In today’s era of rebooted movies and TV, Netflix’s announcement that it was bringing back “Queer Eye for the Straight Guy” was met with some skepticism. The original show, in which five gay men (each with their own area of expertise) would give a straight man a makeover, was a huge hit, but a lot has changed for the LGBT community in the 10 years since the original show left television. Would it translate well into our own, more “woke” era, or would the campy stereotypes cause too much controversy?
Instead, the show is a smash hit and a welcome display of kindness amidst such an awful, dark time. With “toxic masculinity” being such a cultural divide these days, it’s good to see shows that tell men it’s ok to express themselves, to physically interact with each other, and to take care of themselves. You don’t have to be gay to wear fitted clothes, style your hair, or hug other men. The new “Fab 5” also present a more diverse group. Sure, they’re all Hollywood Handsome, but almost half are men of color, one of which enjoys gender-bending, some are married, and some have children. They aren’t as self-consciously bland as the original five could be.
Relevant to my column is Bobby Berk, the show’s interior designer. He’s a happily married gay man and possibly the hardest worker of the “Fab 5.” But he’s also talked about how he was isolated from his church as a child once he came out as gay. These people he grew up with, who told him they loved him unconditionally, turned their backs on him for being gay. And several of their makeover subjects have been religious, which gives the showroom to talk about religion and the gay community.
The first encounter was a husband and father of six children who were overwhelmed by their whirlwind household, day jobs, and volunteer work. One segment of the show was set aside where Bobby talked with their subject and brought up his background of being rejected by his church, and the subject said it was wrong of them, and God commanded people to treat each other with respect and dignity.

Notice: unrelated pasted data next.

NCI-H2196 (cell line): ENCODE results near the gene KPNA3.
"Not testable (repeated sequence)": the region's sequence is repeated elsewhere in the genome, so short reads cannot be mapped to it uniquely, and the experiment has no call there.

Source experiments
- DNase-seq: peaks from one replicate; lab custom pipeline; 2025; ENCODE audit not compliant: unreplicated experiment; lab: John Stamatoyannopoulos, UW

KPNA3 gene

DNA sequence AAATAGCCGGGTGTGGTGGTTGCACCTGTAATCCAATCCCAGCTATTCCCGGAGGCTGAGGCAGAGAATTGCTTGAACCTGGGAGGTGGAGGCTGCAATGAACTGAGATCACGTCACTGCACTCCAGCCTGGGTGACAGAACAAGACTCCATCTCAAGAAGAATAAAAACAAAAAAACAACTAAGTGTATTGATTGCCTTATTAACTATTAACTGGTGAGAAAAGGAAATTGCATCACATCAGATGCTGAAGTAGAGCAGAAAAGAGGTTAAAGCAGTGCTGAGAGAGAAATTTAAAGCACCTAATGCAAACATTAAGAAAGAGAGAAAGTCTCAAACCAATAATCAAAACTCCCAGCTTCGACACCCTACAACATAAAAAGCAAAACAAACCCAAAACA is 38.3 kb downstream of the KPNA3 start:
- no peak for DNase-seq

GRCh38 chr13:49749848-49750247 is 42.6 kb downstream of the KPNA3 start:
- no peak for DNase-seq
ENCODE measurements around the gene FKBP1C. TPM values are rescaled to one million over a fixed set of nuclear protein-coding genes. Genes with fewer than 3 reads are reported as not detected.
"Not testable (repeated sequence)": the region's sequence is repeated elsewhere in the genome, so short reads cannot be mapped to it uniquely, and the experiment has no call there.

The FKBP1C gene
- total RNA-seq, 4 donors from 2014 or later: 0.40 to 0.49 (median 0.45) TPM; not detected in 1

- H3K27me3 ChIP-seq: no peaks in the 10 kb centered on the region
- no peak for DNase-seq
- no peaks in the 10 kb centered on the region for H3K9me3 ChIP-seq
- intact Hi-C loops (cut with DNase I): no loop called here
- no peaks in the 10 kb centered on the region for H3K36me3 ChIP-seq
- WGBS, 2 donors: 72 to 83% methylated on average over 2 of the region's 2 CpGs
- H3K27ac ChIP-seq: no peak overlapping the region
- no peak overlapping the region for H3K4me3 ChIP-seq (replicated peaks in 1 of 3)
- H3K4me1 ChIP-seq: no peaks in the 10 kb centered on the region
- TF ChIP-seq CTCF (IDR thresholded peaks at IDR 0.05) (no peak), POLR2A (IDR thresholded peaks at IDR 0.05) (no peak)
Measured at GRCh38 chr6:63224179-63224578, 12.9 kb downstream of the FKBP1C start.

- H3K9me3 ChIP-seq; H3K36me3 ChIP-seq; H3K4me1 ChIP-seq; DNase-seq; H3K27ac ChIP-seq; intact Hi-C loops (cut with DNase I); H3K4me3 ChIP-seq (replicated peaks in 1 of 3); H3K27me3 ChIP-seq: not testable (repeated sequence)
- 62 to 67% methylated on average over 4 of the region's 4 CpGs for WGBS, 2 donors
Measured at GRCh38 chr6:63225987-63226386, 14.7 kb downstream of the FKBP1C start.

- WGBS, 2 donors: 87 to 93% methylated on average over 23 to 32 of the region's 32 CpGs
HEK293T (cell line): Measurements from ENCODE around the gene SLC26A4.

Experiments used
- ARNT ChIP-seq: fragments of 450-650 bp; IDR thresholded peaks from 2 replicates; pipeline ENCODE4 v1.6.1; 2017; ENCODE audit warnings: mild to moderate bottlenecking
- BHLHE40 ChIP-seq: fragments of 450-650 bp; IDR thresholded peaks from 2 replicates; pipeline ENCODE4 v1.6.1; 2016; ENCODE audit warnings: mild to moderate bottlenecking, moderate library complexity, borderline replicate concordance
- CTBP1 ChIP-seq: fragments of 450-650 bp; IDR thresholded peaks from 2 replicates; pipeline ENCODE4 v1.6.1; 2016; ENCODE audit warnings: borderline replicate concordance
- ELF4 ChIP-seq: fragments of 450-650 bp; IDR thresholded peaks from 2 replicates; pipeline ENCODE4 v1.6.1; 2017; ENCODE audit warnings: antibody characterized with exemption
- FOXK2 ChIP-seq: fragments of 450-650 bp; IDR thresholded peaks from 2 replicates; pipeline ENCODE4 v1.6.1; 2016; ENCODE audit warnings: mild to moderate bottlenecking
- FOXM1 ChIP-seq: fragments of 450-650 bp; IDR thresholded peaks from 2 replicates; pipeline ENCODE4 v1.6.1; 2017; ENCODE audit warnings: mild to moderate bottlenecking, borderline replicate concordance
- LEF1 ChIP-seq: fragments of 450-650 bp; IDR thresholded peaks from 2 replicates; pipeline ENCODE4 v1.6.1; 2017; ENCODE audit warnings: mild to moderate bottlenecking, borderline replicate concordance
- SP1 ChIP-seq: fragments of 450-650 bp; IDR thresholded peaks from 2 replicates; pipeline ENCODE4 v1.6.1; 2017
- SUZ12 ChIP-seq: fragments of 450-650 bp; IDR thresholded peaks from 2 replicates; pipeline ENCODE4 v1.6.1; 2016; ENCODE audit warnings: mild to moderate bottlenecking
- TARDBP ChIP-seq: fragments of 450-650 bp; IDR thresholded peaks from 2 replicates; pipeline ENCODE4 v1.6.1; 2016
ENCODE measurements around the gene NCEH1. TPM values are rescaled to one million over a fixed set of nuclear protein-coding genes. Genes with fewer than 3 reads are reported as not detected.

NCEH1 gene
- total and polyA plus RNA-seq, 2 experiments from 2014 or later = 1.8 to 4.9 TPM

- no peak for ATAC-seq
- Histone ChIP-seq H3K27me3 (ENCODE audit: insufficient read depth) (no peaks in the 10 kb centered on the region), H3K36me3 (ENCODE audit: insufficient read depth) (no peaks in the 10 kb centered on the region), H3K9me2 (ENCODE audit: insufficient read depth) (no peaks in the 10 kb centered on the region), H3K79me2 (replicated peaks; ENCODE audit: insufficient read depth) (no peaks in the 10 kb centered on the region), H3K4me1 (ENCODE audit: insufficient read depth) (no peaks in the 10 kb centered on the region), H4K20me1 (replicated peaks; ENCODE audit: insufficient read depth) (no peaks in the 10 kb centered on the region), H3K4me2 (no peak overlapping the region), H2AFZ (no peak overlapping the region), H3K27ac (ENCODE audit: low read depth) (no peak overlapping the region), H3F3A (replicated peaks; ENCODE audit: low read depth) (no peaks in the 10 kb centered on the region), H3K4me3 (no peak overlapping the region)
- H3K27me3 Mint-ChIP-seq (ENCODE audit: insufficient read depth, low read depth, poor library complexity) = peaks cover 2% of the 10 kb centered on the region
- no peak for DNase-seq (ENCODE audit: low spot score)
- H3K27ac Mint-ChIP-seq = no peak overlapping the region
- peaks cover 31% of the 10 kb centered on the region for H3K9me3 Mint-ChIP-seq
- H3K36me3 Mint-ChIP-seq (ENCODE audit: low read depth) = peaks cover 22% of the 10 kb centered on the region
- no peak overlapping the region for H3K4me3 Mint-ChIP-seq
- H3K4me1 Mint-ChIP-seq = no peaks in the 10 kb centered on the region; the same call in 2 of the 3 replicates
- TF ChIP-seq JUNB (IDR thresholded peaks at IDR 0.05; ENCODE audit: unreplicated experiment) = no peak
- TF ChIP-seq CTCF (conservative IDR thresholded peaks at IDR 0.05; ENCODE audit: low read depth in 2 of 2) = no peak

The other, more interesting episode is in season 2, where the “Fab 5” visit a woman, Tammye, to make over her church’s community center. They also help her son, who she has a contentious relationship with because he’s gay, too. Bobby refused to enter her church (and apparently almost refused the episode at all), citing all the bad memories that lingered from it. He and Tammye eventually had a heart-to-heart where she apologized for his mistreatment from her fellow Christians and discussed her desire to fix her relationship with her son.
The episode ends happily, where her son rejoins her church and also joins a gay and lesbian choir, OurSong. Bobby understood that, despite his misgivings with the church as a whole, there were good individuals in it who deserve our understanding, and Tammye learned to be more accepting of her gay son. As she told Bobby, “You can’t antagonize and evangelize at the same time,” which could double as the message for the show itself.
There’s no indication Bobby is an atheist. He seems spiritual in some way but is not comfortable with organized religion in general. And given how he’s been treated in the past, that’s no surprise. He deserved better than what his congregation gave him. But I am glad to see the positive portrayal of someone with such conflicted feelings regarding religion. He is not bitterly ranting against religion but has no qualms criticising it. It’s this multiplicity of perspectives the show aims for, and that alone makes it worth the watch.